The MCU’s Captain Marvel is well-paced, with a handful of moments of strategically-placed humor, is solidly acted from start to finish, and now has a crowning character to replace Captain America in the future phases.
Brie Larson, a few months back, spoke out against film criticism being dominated by white males, which you can’t object to; for every female critic, you average 3.5 male ones (it’s a good point, though one would think she would also point out the lack of minorities starring in big-budget films today). If you delve deeper, you would find 82% of the reviews performed by the top-100 Rotten Tomatoes-approved critics are white (in which, I would like to point out, maybe the cool kids’ gathering spot for film critics needs to reevaluate who should be added to their own top-100). As a white male critic, judging a unique feminist comic book film, on International Women’s Day, should I feel the pressure of the herding mentality while reviewing Captain Marvel? Ultimately, you have no other choice than to give any film your honest opinion, no matter the heat that may be around the corner. I’m here to say this: the film is a stellar addition into the Marvel universe, and Brie Larson is auspicious in it.
The film opens with Captain Marvel, in her origin story as the Kree warrior Vers, training with her leader, Yon-Rogg (Jude Law), and she is his prized student of sorts. Just after Jude Law’s character “mansplains” to her how to use her head instead of her power to keep them at bay (you’d be hard-pressed to find a subtler way of portraying an overwhelming statement of ant-feminist machismo trying to keep feminist ambition at bay), the team gathers to take on a battle between the Kree and the ever shape-shifting Skrulls. They have captured one of their comrades, who infiltrated them, then they travel to get him back, but are led into a trap, and Vers is taken to their ship for answers; the enemy extraterrestrial race thinks she has something they are searching for and are flipping the pages of her memories to find it (memories that are new to her). She then escapes and lands on planet Earth sometime in the early 1990s, where Nick Fury (Samuel L. Jackson) and now rookie agent Paul Coulson (Clark Gregg, with hair and looking like he is playing Dennis Quaid in The Dennis Quaid Story) find Vers by a payphone next to a Radio Shack and a Blockbuster (not the last one in Bend, Ore.).
Captain Marvel/Vers is played with a cocky, almost brazen ambition by Brie Larson. This is not out of sorts from any action film starring a youthful male lead (think back to Tom Cruise in Top Gun; the Hollywood landscape is littered with them), and the team behind the latest installment is smart enough to know this is an age thing and has nothing to do with gender. Jackson has a lot of fun as a younger Nick Fury (he surely doesn’t move like a junior Nick Fury, though), and the chemistry between the leads is apparent, from a friendly/platonic standpoint (the film has one too many “feel you out and get to know you” moments for my taste). Jude Law and Ben Mendelson (as Skrull commander Tolas) are far from thin supporting characters, with Mendelson, in particular, owning the scenes he is in (in reptile makeup or not), which is nothing new.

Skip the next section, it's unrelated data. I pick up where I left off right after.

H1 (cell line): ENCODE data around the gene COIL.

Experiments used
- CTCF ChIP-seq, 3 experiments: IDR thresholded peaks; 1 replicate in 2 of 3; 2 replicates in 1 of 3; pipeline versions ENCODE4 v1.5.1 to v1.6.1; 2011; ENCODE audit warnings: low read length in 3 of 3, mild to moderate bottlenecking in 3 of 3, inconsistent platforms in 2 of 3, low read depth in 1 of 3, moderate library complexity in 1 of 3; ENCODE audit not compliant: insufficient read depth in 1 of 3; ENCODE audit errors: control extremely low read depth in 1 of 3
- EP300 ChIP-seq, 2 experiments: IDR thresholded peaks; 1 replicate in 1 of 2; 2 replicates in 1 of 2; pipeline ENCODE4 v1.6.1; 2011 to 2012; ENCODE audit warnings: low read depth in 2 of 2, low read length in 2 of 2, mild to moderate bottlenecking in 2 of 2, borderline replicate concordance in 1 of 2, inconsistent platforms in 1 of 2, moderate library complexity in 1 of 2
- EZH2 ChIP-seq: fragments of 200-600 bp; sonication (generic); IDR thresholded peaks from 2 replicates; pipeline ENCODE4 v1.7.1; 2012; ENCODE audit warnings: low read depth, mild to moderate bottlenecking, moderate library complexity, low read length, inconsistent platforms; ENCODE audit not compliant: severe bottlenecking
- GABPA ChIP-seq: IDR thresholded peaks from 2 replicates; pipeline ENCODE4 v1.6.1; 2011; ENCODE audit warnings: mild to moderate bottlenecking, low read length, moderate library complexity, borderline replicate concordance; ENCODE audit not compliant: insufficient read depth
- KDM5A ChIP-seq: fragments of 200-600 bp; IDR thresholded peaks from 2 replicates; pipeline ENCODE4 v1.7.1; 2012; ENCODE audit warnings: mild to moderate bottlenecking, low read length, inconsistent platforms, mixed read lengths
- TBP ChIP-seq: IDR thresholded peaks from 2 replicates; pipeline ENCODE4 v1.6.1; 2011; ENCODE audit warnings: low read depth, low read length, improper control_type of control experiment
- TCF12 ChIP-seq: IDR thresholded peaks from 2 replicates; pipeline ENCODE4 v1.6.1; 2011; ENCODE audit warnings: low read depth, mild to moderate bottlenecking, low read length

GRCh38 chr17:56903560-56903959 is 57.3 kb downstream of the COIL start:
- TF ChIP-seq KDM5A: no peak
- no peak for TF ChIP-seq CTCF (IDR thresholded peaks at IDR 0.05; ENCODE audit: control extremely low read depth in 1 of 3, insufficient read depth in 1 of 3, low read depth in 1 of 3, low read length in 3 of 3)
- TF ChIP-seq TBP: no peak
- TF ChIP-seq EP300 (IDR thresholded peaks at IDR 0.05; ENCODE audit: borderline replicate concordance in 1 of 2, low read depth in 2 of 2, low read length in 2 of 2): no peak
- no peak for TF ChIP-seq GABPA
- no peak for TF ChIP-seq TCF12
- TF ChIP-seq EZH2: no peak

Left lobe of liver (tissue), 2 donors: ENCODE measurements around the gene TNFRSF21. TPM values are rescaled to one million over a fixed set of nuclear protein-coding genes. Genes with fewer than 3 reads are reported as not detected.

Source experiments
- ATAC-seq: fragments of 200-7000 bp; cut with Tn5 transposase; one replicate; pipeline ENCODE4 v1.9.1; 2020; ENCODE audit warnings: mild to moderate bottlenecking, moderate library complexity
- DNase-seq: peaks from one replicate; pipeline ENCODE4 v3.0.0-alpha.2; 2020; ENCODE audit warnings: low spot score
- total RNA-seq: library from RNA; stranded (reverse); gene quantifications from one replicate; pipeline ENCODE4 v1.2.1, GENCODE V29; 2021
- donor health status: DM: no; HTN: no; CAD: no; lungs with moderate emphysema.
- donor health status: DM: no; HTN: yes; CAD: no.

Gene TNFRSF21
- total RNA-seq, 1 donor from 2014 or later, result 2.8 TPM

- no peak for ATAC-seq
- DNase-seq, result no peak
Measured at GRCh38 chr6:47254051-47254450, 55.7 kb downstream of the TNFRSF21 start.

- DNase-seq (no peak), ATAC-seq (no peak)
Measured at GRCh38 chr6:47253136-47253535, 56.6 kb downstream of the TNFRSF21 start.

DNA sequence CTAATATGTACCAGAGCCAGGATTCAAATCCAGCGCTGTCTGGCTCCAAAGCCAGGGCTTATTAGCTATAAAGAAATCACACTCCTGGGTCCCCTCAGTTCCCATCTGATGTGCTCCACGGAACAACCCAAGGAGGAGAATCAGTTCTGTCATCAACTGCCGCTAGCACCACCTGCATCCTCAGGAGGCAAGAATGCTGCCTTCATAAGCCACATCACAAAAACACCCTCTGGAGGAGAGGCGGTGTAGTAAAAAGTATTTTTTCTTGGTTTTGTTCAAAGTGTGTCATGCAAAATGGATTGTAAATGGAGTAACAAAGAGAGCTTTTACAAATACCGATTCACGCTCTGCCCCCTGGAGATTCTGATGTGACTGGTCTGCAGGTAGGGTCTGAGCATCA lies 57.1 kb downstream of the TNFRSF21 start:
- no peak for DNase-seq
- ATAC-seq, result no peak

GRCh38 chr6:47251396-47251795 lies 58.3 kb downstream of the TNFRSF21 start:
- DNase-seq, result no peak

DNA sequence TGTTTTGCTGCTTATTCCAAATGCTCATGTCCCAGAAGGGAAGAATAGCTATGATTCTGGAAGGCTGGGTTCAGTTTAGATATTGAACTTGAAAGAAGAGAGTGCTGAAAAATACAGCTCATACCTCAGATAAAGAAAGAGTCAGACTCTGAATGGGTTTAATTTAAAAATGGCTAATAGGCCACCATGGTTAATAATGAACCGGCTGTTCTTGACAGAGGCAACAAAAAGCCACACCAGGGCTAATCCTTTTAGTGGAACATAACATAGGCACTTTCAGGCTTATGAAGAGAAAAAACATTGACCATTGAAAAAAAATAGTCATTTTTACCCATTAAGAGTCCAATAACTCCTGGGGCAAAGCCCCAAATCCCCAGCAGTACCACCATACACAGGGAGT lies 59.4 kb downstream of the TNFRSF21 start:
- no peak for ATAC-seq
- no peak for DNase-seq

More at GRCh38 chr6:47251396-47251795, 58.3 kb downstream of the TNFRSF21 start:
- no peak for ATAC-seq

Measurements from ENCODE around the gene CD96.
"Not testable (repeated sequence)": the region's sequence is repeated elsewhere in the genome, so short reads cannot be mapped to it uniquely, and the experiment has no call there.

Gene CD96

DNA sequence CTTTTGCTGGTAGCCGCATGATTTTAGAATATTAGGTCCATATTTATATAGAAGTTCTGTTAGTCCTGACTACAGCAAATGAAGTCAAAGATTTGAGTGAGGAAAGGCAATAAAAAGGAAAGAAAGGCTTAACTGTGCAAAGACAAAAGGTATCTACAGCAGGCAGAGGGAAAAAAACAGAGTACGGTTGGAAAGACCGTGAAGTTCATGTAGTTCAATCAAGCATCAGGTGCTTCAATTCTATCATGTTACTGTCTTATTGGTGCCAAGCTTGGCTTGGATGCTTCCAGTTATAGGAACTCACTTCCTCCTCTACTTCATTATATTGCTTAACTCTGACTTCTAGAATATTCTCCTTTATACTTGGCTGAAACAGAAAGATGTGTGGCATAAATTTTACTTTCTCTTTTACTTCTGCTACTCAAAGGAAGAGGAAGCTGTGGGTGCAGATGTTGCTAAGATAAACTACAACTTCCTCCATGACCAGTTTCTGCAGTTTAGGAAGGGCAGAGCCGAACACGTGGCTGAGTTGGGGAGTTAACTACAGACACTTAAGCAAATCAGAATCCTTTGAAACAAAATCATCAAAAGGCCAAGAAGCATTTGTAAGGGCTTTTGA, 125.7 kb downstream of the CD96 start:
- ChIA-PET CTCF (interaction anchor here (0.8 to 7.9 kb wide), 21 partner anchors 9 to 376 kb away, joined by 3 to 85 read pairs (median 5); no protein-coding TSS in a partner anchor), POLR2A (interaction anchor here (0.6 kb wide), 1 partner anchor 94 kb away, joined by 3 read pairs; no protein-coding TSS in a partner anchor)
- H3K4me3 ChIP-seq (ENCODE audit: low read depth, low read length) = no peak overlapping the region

The weaker moments of the film come from the flashback sequences; in particular, the ones that involved Annette Benning as Dr. Wendy Lawson, and needed more time to flesh out the backstory to sell the ending of the film. I wish they also made better use of the often under-used Djimon Hounsou (Amistad, In America) and the outstanding Gemma Chan (Crazy Rich Asians), so much so I almost wish the film added more running time, even though a Marvel film under 2.5-hours is welcomed.
The Marvel Cinematic Universe has never had trouble with an overall satisfying character-driven origin story (even Edward Norton’s version of the Hulk had its moments). Captain Marvel lands somewhere in the top-third of Avenger films, but falls just short of Guardians of the Galaxy and Captain America: First Avenger, though just ahead of films like Thor.
This latest outing is well-paced, with a handful of moments of strategically-placed humor, is solidly acted from start to finish from its stellar cast, and now has a crowning character to replace Captain America, to lead its franchise into phase four of MCU. The film is not only a shining moment of action-genre feminism, but maybe even most importantly a very good genre picture that happens to be a lot of fun, with an overall positive message about female empowerment behind it. Having a film produced by the Hollywood machine that is not just another genre picture, but another good genre picture with a female lead, along with Wonder Woman, seems like progress in the right direction where we hopefully won’t have to distinguish between the two in the future.
That being said, considering the era in which the film is set, leaving Pearl Jam out of the film’s soundtrack is unforgivable.
M.N. Miller has been a film and television writer for Ready Steady Cut since August of 2018 and is patiently waiting for the next Pearl Jam album to come out.